Sunday, April 15, 2007

Manresa: A Culinary Experience (with pictures, of course)



Last week, as I was wandering from John Wayne Airport to the office, Karen called me and asked if I would have any interest in going to Manresa this weekend. She had just taken a quick look on OpenTable and saw a couple of available seatings. We had talked with Tesha and Jeremiah about going to Manresa, which they had never visited and which we had visited previously for our one year anniversary. Unfortunately, our friends were unable to join us, but we decided to take advantage of the opportunity to pay another visit to the two-star Michelin destination.

Yesterday afternoon, we made the hour-long trek from the City down to little town of Los Gatos, nestled near the foothills of the Santa Cruz Mountains. Though we arrived a bit early for our reservation, we were warmly greeted at the door and promptly seated at a window-side table. We didn't even really need to look at the menu, as we both assumed that we were going with the chef's tasting menu. Once again, we would leave our dinner in David Kinch's very capable hands. We also ordered the wine pairing for the tasting menu, splitting one flight between the two of us.

Our dinner started out with several amuse bouche offerings. First we were presented with some petit-fours: olive madelines and roasted red pepper gelées. Our previous dining experience at Manresa started in the same fashion and once again, Karen loved the madeline and I really enjoyed the gelée. It was a nice way to kick off our dinner.


Our next amuse bouche was a garden green croquette, of which I did not get a picture. Similar in appearance to a tater tot, each croquette is filled with a liquid center and meant to be eaten in a single bite. Our croquette was bursting with the essense of seasonal spring vegetables from the Manresa garden, though it was not quite as good as the corn croquette that we had during our previous visit, which was utterly amazing.

After the croquette, we were served oysters with uni and sea water gelée. As you might know from reading past entries in this blog, we love raw oysters on the half-shell. With the uni and gelée, I was expecting a very briny tasting dish, but the tasty was more subtle and really brought out the flavor of the sea without overwhelming the palate.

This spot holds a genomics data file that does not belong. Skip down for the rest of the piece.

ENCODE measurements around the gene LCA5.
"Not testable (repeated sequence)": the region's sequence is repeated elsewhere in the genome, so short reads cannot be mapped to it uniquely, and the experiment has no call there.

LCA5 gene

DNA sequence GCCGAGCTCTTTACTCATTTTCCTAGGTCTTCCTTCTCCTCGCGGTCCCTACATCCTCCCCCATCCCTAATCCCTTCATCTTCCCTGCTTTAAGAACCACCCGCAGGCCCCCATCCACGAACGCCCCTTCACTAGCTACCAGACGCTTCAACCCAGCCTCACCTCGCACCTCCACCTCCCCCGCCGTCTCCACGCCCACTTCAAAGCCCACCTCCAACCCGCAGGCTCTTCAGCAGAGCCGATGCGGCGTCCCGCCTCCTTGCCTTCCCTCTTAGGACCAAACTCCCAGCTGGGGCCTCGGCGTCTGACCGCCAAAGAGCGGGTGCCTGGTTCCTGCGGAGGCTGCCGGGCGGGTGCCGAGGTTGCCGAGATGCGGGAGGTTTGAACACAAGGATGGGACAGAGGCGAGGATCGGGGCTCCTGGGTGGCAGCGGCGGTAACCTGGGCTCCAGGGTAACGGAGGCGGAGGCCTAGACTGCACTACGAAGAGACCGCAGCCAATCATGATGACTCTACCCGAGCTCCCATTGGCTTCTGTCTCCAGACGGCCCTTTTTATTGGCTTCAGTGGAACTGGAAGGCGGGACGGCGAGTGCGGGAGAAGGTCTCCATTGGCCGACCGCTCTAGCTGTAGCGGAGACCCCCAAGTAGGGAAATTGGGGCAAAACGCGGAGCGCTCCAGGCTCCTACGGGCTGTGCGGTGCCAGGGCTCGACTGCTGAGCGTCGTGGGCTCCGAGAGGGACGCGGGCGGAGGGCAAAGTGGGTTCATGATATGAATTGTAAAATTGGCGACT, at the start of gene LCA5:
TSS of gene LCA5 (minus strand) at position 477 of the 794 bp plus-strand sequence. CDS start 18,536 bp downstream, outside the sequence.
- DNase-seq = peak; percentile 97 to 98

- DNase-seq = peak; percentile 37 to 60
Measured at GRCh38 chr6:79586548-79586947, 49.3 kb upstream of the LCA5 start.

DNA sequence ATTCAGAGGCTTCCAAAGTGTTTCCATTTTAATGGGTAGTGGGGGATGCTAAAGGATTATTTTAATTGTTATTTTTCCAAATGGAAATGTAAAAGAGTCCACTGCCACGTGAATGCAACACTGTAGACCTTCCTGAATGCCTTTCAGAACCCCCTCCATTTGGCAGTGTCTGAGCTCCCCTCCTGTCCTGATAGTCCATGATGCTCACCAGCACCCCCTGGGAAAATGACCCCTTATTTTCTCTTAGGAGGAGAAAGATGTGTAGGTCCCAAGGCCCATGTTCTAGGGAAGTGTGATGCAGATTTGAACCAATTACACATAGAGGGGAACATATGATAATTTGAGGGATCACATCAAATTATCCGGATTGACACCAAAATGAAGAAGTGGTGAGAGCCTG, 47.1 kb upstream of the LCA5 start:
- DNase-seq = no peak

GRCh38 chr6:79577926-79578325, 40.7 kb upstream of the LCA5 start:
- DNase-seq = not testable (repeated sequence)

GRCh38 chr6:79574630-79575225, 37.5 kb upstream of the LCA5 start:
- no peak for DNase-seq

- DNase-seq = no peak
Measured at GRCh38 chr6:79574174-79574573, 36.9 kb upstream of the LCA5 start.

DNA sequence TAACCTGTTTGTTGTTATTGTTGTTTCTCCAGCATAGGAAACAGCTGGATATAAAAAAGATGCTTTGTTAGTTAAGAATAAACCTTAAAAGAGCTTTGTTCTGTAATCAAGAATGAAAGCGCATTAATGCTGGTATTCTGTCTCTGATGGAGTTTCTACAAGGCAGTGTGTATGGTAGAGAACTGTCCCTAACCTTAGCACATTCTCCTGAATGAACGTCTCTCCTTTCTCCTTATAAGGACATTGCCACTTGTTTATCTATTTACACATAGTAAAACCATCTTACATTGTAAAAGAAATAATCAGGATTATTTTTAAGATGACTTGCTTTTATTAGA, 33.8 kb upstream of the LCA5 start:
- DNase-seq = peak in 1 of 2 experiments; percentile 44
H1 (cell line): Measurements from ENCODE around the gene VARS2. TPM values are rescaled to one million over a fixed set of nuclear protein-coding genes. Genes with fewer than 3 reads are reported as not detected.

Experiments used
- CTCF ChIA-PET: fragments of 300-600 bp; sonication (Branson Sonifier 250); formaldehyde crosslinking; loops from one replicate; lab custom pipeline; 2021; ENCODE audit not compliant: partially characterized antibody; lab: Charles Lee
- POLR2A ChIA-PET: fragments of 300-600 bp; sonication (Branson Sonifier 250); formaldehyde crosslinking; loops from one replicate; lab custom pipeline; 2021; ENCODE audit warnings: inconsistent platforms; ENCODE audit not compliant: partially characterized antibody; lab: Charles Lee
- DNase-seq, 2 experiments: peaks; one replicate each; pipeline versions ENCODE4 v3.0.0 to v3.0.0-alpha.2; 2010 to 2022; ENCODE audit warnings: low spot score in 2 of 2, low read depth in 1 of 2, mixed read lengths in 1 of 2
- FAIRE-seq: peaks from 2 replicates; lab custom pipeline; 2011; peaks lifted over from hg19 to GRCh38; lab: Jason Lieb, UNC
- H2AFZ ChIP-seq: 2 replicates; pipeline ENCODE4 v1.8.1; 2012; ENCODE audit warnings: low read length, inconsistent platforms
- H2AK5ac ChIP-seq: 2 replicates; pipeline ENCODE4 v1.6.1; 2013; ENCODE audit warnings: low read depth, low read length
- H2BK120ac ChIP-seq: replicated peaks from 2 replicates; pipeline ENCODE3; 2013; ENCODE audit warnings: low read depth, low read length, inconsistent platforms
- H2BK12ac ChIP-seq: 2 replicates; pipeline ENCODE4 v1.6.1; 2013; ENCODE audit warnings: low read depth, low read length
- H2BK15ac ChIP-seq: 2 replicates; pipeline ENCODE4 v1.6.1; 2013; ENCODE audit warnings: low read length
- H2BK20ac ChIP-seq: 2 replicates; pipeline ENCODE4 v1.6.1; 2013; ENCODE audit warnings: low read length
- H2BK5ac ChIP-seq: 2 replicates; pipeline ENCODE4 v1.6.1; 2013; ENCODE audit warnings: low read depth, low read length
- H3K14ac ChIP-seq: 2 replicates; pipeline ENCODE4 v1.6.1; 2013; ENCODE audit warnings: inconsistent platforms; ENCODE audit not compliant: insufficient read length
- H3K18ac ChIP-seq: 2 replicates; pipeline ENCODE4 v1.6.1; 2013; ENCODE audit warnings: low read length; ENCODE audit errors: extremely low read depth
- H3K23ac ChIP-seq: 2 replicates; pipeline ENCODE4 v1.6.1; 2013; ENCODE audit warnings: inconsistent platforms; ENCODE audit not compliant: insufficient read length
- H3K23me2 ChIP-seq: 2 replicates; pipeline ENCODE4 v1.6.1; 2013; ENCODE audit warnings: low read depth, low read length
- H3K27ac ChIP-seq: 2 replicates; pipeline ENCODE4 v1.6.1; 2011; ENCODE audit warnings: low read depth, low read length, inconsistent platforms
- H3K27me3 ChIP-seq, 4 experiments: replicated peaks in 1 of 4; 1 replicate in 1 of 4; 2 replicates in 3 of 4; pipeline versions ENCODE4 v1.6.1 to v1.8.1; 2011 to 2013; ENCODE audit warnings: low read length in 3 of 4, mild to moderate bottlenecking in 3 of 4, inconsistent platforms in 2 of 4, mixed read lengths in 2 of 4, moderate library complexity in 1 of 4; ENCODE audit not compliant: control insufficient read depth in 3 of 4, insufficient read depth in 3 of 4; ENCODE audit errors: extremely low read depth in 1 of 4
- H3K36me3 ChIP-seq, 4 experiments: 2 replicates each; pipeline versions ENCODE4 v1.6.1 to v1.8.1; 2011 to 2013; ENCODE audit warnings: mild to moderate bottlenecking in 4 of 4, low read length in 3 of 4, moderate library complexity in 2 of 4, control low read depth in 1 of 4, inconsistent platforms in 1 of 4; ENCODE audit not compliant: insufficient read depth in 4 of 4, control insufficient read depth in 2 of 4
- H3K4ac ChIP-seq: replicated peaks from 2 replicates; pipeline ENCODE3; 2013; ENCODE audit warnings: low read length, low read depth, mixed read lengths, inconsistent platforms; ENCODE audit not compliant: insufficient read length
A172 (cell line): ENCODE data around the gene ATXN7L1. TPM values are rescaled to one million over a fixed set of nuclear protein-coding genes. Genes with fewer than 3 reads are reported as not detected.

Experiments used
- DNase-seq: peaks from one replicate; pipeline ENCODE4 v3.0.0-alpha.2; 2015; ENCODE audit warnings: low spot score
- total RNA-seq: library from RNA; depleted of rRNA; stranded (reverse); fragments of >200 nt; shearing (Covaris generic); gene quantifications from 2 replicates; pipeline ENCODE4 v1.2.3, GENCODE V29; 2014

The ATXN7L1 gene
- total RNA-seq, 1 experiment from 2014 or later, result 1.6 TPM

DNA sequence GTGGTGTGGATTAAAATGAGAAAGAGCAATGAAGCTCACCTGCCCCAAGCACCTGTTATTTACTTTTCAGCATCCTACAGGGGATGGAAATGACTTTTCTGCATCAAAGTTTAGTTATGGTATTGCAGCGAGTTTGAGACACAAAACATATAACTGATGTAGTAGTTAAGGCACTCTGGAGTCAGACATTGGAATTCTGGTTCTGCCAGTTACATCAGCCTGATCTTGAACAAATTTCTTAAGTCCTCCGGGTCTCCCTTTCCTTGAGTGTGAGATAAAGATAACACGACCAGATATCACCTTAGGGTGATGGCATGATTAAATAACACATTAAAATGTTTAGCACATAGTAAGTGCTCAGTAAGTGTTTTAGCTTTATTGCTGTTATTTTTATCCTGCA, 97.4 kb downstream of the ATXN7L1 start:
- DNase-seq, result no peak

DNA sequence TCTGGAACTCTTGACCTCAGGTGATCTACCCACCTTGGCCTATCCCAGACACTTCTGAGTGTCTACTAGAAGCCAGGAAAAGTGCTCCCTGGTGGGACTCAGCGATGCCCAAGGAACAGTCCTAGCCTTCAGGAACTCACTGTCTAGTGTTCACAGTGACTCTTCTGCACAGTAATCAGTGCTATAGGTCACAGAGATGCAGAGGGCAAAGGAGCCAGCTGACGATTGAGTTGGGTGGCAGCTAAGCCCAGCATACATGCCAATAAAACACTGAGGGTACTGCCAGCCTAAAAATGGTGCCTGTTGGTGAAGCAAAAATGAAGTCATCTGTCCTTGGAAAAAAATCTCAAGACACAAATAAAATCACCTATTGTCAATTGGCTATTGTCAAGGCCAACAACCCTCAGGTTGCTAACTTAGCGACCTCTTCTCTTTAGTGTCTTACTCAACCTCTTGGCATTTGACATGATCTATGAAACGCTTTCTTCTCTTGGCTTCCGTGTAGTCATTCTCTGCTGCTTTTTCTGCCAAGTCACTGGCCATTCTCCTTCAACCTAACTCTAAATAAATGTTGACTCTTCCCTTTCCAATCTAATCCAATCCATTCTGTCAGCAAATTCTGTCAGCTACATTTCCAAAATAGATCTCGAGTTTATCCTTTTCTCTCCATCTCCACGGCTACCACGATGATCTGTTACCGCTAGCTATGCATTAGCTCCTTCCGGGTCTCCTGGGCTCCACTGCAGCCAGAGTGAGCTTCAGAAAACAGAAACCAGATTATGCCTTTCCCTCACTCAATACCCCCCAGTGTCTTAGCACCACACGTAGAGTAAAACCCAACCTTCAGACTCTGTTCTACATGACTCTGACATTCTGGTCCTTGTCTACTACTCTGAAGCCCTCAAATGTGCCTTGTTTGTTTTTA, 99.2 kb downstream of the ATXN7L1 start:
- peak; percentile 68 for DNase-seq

The next amuse bouche was a kohlrabi and foie gras royale served with apple cider. The custardy foie gras mousse was velvety and rich, which went very well with the cider and the wine pairing. Karen thought that this was one of the best dishes of the evening.


Our last amuse was the famous Arpège egg. As some of you may know, I've made these eggs myself at home with the help of a Clacker. It looked like they also use a Clacker or another similar device in the Manresa kitchen. I also noticed that they sliced open the bottom part of the egg as I did, probably to help keep the egg balanced while it is coddling on the simmer water. The egg was fantastic as always, just a great balance between sweet, savory, sour, and bitter flavors.


Our first main course was a preparation of twice-cooked foie gras with strawberries over a strawberry-Pedro Ximénez sauce. The foie gras was unbelievably rich and absolutely exquisite. (You can probably guess that Karen and I both love foie gras.) This was definitely my favorite dish of the evening.